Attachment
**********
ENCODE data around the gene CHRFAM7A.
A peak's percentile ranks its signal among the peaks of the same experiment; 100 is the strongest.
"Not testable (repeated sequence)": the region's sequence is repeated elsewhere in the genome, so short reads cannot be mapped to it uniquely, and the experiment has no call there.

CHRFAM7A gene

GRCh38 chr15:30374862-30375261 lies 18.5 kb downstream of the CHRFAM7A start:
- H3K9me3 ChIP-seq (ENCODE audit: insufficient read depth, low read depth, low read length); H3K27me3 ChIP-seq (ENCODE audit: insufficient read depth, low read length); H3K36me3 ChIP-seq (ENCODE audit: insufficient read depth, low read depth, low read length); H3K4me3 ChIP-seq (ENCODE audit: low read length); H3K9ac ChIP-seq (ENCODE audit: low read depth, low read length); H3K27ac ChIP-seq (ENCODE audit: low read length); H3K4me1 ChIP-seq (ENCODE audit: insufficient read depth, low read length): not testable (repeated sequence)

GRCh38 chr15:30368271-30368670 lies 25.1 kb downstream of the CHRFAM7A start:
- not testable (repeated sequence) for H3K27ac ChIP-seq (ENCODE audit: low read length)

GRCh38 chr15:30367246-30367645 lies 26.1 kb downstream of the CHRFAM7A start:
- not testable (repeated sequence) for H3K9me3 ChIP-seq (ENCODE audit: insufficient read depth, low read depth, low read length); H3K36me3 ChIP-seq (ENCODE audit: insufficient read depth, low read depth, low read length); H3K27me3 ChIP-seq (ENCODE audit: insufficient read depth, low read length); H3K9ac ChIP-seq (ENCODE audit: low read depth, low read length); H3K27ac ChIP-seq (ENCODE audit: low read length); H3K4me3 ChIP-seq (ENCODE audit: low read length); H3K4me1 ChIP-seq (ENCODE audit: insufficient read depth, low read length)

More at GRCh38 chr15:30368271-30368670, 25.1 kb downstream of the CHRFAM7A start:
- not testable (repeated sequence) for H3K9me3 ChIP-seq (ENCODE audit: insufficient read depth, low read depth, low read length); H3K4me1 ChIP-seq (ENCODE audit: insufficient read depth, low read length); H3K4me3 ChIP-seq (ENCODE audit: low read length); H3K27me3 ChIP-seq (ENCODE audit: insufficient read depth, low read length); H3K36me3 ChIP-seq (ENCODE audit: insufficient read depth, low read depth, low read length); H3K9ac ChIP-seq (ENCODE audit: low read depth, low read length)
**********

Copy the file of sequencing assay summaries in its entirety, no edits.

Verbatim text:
ENCODE data around the gene CHRFAM7A.
A peak's percentile ranks its signal among the peaks of the same experiment; 100 is the strongest.
"Not testable (repeated sequence)": the region's sequence is repeated elsewhere in the genome, so short reads cannot be mapped to it uniquely, and the experiment has no call there.

CHRFAM7A gene

GRCh38 chr15:30374862-30375261 lies 18.5 kb downstream of the CHRFAM7A start:
- H3K9me3 ChIP-seq (ENCODE audit: insufficient read depth, low read depth, low read length); H3K27me3 ChIP-seq (ENCODE audit: insufficient read depth, low read length); H3K36me3 ChIP-seq (ENCODE audit: insufficient read depth, low read depth, low read length); H3K4me3 ChIP-seq (ENCODE audit: low read length); H3K9ac ChIP-seq (ENCODE audit: low read depth, low read length); H3K27ac ChIP-seq (ENCODE audit: low read length); H3K4me1 ChIP-seq (ENCODE audit: insufficient read depth, low read length): not testable (repeated sequence)

GRCh38 chr15:30368271-30368670 lies 25.1 kb downstream of the CHRFAM7A start:
- not testable (repeated sequence) for H3K27ac ChIP-seq (ENCODE audit: low read length)

GRCh38 chr15:30367246-30367645 lies 26.1 kb downstream of the CHRFAM7A start:
- not testable (repeated sequence) for H3K9me3 ChIP-seq (ENCODE audit: insufficient read depth, low read depth, low read length); H3K36me3 ChIP-seq (ENCODE audit: insufficient read depth, low read depth, low read length); H3K27me3 ChIP-seq (ENCODE audit: insufficient read depth, low read length); H3K9ac ChIP-seq (ENCODE audit: low read depth, low read length); H3K27ac ChIP-seq (ENCODE audit: low read length); H3K4me3 ChIP-seq (ENCODE audit: low read length); H3K4me1 ChIP-seq (ENCODE audit: insufficient read depth, low read length)

More at GRCh38 chr15:30368271-30368670, 25.1 kb downstream of the CHRFAM7A start:
- not testable (repeated sequence) for H3K9me3 ChIP-seq (ENCODE audit: insufficient read depth, low read depth, low read length); H3K4me1 ChIP-seq (ENCODE audit: insufficient read depth, low read length); H3K4me3 ChIP-seq (ENCODE audit: low read length); H3K27me3 ChIP-seq (ENCODE audit: insufficient read depth, low read length); H3K36me3 ChIP-seq (ENCODE audit: insufficient read depth, low read depth, low read length); H3K9ac ChIP-seq (ENCODE audit: low read depth, low read length)